What worked for me was to do more problem sets that would simulate what would be on the exam, not to read and memorize every word in the chapters. The professors at JHU will challenge your ability to apply the material and not merely memorize it. This helped me truly understand concepts and underlying disease mechanisms that I would have otherwise tried to get away with memorizing for the test and forgetting later.

Going to class and office hours helped too. I thought I didn’t have to go to some classes because I could just read the material at home. But, as we learned in our neuroscience courses, being exposed to the material multiple times in many ways helps to solidify the information.

Don’t take the amazing professors and classmates for granted!

Sometimes you don’t know what you have until its gone and that’s how I feel about the classes at Hopkins. Hopkins professors, especially neuroscience professors, were amazing! The professors at Hopkins are leading researchers in their field and like to use up to date material and discuss their own research in their classes to supplement the course material. Dr. Hattar’s circadian rhythm research and Dr. Hendry’s research in the visual system were often discussed in class and were a lot of fun to learn about. Their enthusiasm for their own research added to the classes was contagious and made the material interesting, applicable and engaging. Dr. Gorman taught psychopharmacology and used her lectures on addiction to educate the community on what happens in the addicted brain. These were some of the best classes I’ve ever taken and it’s because of the way the professors taught them. This contrasts with other universities where some teachers would continue to reuse the same slides from 6+ years ago, or simply read off a Powerpoint presentation.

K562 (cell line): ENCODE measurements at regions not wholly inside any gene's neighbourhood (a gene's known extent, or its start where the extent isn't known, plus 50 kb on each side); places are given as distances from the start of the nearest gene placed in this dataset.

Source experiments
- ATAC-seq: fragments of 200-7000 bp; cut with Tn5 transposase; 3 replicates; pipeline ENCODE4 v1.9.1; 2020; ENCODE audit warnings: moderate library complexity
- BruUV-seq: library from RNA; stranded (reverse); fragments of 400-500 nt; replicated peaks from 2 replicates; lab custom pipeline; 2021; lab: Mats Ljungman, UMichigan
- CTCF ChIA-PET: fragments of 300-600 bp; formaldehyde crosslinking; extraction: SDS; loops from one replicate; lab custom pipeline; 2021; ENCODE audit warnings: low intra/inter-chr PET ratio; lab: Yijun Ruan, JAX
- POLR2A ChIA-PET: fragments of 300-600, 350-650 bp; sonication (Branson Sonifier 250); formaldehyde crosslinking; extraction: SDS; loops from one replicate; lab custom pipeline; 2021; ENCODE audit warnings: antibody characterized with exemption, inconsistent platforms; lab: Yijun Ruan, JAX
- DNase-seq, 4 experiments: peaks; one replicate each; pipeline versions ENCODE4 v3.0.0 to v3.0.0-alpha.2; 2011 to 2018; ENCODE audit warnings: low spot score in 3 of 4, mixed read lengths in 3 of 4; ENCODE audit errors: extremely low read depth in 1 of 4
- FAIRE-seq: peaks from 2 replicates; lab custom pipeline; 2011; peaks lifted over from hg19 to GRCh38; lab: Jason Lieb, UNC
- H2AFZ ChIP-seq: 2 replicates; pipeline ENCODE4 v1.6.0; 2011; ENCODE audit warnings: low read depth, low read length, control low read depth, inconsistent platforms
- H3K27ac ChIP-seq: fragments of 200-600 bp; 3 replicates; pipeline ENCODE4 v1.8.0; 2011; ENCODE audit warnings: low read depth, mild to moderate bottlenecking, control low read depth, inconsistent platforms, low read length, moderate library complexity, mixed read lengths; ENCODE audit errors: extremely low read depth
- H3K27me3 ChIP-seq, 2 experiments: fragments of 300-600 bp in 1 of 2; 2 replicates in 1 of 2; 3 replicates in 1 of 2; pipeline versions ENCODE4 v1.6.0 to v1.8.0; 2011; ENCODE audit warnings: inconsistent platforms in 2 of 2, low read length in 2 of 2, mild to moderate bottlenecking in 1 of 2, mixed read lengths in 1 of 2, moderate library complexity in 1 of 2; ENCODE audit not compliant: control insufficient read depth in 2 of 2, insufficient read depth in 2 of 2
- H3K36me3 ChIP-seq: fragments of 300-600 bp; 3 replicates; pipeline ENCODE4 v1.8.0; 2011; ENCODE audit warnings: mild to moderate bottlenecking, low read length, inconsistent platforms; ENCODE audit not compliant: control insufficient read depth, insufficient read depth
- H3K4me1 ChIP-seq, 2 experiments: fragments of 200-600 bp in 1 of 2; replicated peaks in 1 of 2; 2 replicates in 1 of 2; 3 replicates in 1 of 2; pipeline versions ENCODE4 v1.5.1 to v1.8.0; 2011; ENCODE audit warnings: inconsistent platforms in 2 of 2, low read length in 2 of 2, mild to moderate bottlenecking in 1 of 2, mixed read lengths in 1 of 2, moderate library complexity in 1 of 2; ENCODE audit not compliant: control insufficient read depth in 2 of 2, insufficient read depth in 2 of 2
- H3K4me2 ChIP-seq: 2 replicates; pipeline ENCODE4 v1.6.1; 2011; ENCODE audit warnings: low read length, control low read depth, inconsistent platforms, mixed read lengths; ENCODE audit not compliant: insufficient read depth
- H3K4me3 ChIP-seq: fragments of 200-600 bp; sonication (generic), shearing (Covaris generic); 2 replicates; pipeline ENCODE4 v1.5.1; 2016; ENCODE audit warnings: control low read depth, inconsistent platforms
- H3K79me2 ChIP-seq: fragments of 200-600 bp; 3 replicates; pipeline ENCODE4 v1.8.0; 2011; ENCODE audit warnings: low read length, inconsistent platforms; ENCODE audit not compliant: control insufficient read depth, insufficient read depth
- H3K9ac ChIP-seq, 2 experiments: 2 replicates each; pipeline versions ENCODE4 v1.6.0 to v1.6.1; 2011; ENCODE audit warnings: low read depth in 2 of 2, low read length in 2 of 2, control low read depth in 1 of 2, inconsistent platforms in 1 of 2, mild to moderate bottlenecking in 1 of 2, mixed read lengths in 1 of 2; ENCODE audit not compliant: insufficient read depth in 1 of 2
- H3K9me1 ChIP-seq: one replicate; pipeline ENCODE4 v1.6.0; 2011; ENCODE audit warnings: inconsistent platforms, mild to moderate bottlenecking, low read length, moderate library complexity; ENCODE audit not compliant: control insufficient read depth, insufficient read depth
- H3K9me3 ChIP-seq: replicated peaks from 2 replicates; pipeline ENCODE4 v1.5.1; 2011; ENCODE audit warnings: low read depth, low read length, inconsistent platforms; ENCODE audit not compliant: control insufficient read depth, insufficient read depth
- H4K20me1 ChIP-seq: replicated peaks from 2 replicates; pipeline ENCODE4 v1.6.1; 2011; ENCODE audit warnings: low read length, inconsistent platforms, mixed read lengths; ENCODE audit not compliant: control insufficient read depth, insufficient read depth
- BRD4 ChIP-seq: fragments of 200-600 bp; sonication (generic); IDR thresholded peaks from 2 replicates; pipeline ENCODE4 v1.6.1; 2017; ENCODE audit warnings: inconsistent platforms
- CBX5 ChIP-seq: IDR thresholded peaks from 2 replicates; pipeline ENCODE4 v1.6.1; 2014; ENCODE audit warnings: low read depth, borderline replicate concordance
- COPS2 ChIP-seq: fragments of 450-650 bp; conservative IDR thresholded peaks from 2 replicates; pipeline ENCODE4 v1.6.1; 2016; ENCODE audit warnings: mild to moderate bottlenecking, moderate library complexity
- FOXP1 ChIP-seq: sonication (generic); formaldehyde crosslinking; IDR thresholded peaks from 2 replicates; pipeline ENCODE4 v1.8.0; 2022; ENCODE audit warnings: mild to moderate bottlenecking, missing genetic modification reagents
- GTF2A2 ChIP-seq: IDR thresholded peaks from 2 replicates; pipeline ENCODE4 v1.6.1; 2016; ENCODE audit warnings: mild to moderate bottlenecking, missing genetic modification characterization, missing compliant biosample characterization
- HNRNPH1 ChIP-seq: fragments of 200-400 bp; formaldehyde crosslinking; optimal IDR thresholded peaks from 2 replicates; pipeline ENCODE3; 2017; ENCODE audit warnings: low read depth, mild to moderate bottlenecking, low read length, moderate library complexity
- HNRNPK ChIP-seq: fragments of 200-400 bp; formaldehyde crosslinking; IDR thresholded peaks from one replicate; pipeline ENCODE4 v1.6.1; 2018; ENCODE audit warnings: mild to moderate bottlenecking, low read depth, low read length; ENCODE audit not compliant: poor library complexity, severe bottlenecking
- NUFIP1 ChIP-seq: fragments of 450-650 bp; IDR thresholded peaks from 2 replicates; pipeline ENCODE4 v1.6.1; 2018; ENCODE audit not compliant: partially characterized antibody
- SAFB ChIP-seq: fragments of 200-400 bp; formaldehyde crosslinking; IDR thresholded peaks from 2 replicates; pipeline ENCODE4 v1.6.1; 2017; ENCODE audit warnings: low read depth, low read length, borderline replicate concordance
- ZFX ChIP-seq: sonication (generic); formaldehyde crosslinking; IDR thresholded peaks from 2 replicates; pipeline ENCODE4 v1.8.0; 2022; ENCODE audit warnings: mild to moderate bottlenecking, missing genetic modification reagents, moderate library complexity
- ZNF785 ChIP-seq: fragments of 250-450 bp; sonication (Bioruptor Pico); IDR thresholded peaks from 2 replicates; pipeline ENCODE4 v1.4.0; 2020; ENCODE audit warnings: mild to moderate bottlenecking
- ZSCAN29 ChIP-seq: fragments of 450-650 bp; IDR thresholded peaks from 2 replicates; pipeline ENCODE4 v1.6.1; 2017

You will also be studying with such intelligent students and although people say Hopkins students are cutthroat, that was not the experience I had. Others were very willing to study with you and go out of their way to help you and share notes. It was a fun collaborative environment. I recently read an article on cerebellum function that goes beyond motor coordination and I couldn’t have thought of anyone better to share it with other than my undergrad neuroscience peers who would have appreciated it!

Be realistic –  there is no need to overdo it

A breakthrough for me was when I found that I don’t need to stress myself out by taking the most challenging course load ever and learned to be more realistic with what can be done. It’s hard to take a step back like that especially in this competitive and overly ambitious environment, being around others who are somehow able to do a million things without appearing burned out and view being overworked and not sleeping is a sign of success. You know what’s cool? Adequate sleep! Which turns out is good for our brains.. who knew?

Take care of your Health! – of course I must include this as an RD

Make it a priority to take care of your health including getting enough sleep, exercising and eating well. I thought I had a test taking anxiety but it turns out I was eating too much sugar and too little micronutrients, like magnesium, which play important roles in learning and memory.

Translational skills from being a Neuroscience Major

So, you learn neuroscience now, what is the point and will you ever use this material again? While it may not be directly used, there are many skills and concepts that can translate to anything you chose to do later. With this challenging course load and many other opportunities outside the class room, you will come out with valuable tools including a high quality education, sound work ethic and leadership skills. This will make you undoubtedly successful anywhere you want to go. For me, I believe it prepared me for graduate school and made it a lot easier. Later on in my career, it truly helped with keeping up with current research and being able to digest difficult concepts to explain to others.